Traffic and more roads


Chronological Encyclopedia of Discoveries in Space cover

After being in print for twenty years, the Chronological Encyclopedia of Discoveries in Space, covering everything that was learned on every single space mission in the 20th century, has finally gone out of print.

 
I presently have my last four hardback copies available for sale. The book sold new for about $90. To get your own autographed copy of this now rare collector's item, please send a $120 check (which includes shipping) payable to Robert Zimmerman to


Behind The Black, c/o Robert Zimmerman
P.O.Box 1262
Cortaro, AZ 85652


"Useful to space buffs and generalists, comprehensive but readable, Bob Zimmerman's Encyclopedia belongs front and center on everyone's bookshelf." -- Mike Collins, Apollo 11 astronaut

 

"The Chronological Encylopedia of Discoveries in Space is no passionless compendium of information. Robert Zimmerman's fact-filled reports, which cover virtually every spacecraft or probe to have ventured into the heavens, relate the scientific and technical adventure of space exploration enthusiastically and with authority." -- American Scientist

Puncturing the myth that more roads mean more congestion Key quote:

Read enough of these studies and you get a sense that much of the induced-demand hubbub is really a sub rosa extension of the war on the suburbs: Stop highway expansion and you can make life miserable enough for the minivan-driving masses that they’ll move out of their gauche “urban-fringe developments” and back to high-density metropolitan cores, where they belong.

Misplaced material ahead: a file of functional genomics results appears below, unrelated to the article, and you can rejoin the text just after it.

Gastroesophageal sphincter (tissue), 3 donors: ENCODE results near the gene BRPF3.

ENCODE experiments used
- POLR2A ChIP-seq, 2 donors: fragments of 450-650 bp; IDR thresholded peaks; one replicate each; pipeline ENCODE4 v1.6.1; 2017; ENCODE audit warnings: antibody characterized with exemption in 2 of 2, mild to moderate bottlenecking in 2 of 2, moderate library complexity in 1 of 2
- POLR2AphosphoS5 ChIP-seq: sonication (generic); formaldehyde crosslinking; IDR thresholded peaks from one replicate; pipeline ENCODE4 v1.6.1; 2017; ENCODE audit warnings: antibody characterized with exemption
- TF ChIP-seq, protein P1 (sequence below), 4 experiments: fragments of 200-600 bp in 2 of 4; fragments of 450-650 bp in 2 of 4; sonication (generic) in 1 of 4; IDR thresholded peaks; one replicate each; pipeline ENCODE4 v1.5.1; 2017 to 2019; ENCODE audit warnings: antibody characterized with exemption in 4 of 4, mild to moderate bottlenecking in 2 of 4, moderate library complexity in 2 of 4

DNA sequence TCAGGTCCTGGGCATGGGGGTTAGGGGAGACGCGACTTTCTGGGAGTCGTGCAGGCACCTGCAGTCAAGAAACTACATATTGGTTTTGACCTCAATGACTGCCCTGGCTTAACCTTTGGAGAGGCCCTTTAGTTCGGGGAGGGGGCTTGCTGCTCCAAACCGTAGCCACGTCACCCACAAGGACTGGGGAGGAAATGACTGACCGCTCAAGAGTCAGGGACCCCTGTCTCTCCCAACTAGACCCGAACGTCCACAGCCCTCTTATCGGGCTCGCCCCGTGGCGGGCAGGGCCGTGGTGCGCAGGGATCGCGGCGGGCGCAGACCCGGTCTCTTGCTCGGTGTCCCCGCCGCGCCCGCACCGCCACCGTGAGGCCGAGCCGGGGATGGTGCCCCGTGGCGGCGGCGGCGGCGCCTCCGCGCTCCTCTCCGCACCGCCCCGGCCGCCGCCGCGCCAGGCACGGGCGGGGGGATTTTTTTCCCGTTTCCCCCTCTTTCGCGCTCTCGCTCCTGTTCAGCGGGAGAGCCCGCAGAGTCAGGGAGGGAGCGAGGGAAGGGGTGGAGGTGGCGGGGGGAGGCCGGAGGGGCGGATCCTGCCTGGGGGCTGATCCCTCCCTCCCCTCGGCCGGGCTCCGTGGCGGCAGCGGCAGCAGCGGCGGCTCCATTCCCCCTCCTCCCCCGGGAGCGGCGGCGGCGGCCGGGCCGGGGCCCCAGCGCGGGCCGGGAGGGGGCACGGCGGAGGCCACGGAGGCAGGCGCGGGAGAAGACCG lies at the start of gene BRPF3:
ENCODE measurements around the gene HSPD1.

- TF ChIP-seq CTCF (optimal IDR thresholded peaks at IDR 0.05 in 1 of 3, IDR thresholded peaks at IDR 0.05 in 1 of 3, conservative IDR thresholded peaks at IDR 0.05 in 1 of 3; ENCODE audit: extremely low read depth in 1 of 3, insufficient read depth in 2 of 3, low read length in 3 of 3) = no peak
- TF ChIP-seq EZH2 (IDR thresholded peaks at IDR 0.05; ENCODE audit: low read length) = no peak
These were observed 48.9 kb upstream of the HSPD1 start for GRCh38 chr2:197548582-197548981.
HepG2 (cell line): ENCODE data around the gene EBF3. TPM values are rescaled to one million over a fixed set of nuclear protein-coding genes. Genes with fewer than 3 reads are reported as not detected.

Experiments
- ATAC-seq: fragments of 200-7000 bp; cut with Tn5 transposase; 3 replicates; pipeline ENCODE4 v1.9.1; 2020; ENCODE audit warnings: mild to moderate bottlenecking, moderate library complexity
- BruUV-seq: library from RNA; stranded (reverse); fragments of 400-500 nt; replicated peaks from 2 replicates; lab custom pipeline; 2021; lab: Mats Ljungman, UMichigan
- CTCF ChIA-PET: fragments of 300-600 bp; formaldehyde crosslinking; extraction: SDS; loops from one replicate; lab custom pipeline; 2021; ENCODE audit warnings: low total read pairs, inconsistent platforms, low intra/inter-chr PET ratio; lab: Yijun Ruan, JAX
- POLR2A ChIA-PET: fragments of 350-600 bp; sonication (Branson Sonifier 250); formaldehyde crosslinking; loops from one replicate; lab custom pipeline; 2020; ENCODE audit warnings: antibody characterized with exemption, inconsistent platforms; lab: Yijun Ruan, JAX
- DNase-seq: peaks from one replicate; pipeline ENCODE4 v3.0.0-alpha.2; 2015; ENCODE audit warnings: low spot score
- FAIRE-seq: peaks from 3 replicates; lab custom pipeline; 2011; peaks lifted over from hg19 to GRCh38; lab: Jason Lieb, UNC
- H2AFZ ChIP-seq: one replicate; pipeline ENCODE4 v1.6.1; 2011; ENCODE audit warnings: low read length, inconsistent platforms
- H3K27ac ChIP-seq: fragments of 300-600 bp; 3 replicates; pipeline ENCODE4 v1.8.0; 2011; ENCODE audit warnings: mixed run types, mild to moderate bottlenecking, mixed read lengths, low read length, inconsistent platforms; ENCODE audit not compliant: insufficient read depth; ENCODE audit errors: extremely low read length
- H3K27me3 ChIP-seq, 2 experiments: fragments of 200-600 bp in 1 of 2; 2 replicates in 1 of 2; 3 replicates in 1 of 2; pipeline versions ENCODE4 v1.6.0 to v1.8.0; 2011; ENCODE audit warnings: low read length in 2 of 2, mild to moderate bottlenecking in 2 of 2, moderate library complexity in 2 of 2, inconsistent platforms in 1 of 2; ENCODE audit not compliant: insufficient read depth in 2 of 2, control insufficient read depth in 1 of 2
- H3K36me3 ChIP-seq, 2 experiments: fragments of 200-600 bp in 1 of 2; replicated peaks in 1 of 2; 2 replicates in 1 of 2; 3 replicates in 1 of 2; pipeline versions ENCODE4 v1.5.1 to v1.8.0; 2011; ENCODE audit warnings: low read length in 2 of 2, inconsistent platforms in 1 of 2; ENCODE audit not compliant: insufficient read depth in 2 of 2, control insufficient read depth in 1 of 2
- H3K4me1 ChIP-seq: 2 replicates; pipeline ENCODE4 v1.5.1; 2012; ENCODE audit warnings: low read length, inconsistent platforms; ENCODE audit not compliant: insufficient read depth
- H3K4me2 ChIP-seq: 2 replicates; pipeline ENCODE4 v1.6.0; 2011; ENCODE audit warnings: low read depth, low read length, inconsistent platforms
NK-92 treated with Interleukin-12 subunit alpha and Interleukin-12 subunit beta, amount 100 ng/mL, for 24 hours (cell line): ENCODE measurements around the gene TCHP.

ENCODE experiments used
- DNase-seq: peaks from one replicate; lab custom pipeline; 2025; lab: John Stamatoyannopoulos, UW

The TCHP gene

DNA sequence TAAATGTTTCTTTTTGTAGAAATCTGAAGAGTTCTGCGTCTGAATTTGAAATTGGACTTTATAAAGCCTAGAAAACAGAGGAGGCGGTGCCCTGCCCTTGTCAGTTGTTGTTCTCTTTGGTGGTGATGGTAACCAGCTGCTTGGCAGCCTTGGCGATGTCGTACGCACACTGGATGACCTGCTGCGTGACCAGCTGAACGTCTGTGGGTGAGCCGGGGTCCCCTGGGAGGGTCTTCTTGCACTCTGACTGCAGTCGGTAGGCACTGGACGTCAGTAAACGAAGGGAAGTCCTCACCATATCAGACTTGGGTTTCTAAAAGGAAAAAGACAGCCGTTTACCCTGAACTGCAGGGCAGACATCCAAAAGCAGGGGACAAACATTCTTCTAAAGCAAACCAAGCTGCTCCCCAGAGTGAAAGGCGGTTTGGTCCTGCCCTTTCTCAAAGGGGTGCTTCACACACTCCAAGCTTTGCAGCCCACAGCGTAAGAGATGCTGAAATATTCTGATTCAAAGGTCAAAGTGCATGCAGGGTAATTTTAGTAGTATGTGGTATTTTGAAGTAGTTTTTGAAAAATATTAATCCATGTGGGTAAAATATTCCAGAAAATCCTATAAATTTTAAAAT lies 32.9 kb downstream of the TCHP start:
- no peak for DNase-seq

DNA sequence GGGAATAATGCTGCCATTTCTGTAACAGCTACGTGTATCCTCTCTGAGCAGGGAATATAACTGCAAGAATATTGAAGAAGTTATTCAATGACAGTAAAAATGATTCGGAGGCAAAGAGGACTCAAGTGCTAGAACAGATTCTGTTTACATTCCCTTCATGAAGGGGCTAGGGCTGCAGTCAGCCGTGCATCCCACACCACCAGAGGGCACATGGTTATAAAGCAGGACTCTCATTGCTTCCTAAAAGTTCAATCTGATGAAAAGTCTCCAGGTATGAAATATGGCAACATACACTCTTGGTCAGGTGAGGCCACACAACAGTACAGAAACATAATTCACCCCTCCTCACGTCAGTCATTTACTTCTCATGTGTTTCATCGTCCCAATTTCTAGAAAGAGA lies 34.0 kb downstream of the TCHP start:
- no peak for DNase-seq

In reading the full essay, I was struck by how much the scientific campaign against road construction reminded me of climategate.

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One comment

  • Kelly Starks

    Reminds me of Minneapolis. At a couple points around in the beltway they would drop a lane each way for half a mile. Nothing they needed to avoid or anything. Just 6 lanes went to 4 for half a mile, then back to 6.
    I asked around and found they did that to put in choke points, to make rush hour backups, to encourage folks to take mass transit – which was owned by the same department that did the roads.

    I don’t think they grasped the meaning of public servant?

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